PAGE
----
Sadness and Politics Over the Weekend
The toll of death and destruction from this weekend’s outbreak of Midwest tornadoes continues to mount. Among the hardest hit was the town of Mayfield, Kentucky, where aerial photos of the devastation make it look as if it were hit by an atomic bomb. This link has more details and photos, but I warn you that it’s heartbreaking to look at.
Gov. Andy Beshear said that initial fears that the state’s death toll could top 100 may prove incorrect, as many people who were thought killed in the collapse of a candle factory were rescued. Still, Kentucky’s deaths may top 50, and 14 more are known dead in other states. I hope you will join me in praying for the victims and in donating to Samaritan’s Purse, which is already rushing to help those affected. They also need volunteers, so if you can help in any way, please go to www.samaritanspurse.org to give and for more information.
A Little Human Decency, Please!
Unfortunately, in these times when human decency is at a low ebb, some people quickly tried to use this unspeakable tragedy to advance their political agendas. President Biden suggested that “climate change” was to blame for the tornadoes, although he admitted, “I can’t give you a quantitative read on that.”
His FEMA director Deanne Criswell was not so cautious and dived headfirst into global warming panic mongering by declaring on CNN, “This is going to be our new normal. The effects we are seeing of climate change are the crisis of our generation.”
Disgusting Political Grandstanding
And some went disgustingly political, using the suffering of victims in Kentucky to attack their political opponents. Like Rep. Eric Swalwell and various low-tier Hollywood and media figures, who took to the ignorance-displaying platform of Twitter to blame Kentucky voters and Sens. Rand Paul and Mitch McConnell for blocking the Democrats’ multi-trillion dollar spending bills to fight “climate change.” Because the Midwest never had tornadoes before (wasn’t “The Wizard of Oz” filmed in 1939, based on a book written in 1900?), and only by passing massive spending bills can the government finally control the weather.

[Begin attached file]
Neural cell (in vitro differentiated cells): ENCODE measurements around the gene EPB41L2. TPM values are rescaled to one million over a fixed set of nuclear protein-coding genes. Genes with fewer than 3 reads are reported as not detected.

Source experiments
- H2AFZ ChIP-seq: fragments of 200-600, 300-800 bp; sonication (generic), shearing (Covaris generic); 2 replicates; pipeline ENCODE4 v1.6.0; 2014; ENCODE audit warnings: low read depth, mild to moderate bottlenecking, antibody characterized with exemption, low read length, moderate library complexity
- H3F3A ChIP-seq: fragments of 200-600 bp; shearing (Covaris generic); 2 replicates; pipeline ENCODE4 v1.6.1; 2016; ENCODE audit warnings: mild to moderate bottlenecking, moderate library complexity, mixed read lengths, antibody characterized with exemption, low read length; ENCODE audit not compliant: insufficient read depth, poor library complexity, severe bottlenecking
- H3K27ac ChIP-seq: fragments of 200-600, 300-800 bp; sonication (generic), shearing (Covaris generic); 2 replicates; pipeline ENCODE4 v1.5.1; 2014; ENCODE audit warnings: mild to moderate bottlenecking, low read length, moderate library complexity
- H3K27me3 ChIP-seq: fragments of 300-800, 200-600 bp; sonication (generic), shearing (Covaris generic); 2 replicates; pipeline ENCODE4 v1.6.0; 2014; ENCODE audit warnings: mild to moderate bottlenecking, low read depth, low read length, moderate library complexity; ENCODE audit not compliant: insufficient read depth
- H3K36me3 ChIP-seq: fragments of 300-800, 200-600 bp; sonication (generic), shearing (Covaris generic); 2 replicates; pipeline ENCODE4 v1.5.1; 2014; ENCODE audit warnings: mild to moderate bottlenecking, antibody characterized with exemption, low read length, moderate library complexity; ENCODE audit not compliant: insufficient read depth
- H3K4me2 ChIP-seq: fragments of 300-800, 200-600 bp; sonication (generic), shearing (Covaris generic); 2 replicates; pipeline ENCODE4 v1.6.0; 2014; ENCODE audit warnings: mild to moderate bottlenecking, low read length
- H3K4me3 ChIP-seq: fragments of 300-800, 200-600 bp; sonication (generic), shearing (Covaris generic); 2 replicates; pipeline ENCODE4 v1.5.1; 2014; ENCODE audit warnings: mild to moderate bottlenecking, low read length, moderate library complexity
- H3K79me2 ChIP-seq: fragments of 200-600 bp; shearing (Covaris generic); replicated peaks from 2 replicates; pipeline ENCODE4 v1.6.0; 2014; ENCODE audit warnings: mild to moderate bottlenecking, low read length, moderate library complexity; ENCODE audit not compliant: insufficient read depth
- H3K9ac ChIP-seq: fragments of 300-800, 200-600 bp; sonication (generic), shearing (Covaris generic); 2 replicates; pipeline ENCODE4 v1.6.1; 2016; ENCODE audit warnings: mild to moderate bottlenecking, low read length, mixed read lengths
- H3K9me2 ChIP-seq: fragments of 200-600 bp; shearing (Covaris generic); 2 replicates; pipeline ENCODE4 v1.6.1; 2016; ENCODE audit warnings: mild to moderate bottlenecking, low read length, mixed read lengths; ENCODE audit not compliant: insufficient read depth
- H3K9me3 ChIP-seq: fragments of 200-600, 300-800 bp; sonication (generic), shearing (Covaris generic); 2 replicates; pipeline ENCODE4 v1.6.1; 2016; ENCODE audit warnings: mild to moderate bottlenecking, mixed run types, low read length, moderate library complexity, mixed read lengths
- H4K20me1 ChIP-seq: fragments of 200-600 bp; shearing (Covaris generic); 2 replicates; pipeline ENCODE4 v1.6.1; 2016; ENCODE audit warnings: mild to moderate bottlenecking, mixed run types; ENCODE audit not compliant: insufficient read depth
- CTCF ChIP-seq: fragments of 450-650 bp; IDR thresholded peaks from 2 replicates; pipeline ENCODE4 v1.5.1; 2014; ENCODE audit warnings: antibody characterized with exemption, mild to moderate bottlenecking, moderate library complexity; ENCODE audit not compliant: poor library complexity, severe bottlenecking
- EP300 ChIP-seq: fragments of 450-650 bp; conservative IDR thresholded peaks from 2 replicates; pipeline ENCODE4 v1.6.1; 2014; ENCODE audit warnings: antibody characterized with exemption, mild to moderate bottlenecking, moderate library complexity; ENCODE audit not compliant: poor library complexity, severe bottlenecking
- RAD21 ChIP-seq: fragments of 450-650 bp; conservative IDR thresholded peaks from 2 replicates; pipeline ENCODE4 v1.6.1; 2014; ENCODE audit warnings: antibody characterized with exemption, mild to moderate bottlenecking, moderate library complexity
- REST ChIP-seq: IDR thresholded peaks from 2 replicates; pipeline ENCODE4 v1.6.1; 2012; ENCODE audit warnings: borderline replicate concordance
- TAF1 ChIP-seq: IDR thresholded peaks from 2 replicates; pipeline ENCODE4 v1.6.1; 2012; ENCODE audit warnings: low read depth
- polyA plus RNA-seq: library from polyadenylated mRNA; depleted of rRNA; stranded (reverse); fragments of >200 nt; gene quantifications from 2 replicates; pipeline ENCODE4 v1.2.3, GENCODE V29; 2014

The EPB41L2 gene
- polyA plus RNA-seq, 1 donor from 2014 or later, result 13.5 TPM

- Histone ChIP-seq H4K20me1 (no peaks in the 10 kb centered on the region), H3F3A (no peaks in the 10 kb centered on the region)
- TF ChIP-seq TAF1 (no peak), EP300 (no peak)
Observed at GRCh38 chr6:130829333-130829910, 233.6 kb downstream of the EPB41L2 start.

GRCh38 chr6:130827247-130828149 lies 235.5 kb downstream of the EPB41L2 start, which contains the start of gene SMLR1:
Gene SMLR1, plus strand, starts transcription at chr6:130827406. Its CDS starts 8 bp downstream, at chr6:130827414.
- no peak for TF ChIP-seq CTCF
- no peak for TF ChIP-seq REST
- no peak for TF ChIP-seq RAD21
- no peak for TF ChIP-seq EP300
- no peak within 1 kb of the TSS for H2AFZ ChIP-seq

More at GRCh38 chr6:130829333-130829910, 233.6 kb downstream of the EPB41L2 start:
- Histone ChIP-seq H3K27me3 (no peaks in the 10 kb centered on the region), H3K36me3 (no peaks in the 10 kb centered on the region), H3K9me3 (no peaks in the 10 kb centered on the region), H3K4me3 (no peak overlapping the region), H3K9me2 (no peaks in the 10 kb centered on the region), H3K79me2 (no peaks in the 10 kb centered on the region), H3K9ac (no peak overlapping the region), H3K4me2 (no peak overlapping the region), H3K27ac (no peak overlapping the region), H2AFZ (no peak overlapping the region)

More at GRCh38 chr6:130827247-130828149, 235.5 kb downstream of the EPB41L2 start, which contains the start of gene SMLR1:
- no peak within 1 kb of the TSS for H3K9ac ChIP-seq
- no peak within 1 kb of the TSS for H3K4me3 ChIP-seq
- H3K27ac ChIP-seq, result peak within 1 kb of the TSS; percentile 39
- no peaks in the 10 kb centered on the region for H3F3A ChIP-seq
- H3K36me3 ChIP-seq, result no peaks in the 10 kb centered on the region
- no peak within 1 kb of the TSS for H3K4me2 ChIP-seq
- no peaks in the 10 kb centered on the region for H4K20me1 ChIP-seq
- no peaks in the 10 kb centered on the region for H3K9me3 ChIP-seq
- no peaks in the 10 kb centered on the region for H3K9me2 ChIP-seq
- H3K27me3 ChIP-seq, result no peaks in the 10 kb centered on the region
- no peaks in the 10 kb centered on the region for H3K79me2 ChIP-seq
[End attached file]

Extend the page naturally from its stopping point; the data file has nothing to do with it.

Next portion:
What’s the Truth — According to Actual Weather Scientists?
As for whether it’s true that tornadoes are related to a changing climate, Rebecca Downs at Townhall.com looked up what actual weather scientists have to say, and the correct answer is, “Nobody knows for certain.”
There’s evidence that tornadoes have gotten stronger in recent years, and there have been more of them occurring in “clusters” of multiple tornadoes. But there are no studies linking that to climate change, we don’t know if that trend will continue, and there has been no increase in the number of strong tornadoes over the past few decades, just more of them striking at once, leaving fewer on the other days of tornado season.
Also, the Center for Climate and Energy Solutions notes that it’s hard to gauge long-term trends because tornado records rely on subjective eyewitness accounts and have only been kept since the 1950s. There are more records now for the same reason there’s more damage: population growth and development have put more people and buildings into the paths of tornadoes. This is also an often-overlooked factor when people claim that hurricanes are becoming costlier and more destructive: are the storms really more powerful and frequent, or are our coastlines just much more crowded and developed than they were decades ago?
These are all questions that require deep thought, objective scientific study, and serious debate. Unfortunately, it’s a lot easier to blame bad weather on your political opponents.
Mike Huckabee is the former governor of Arkansas and longtime conservative commentator on issues in culture and current events. A New York Times best-selling author, he hosts the weekly talk show Huckabee on TBN.
Originally published at MikeHuckabee.com. Reprinted with permission.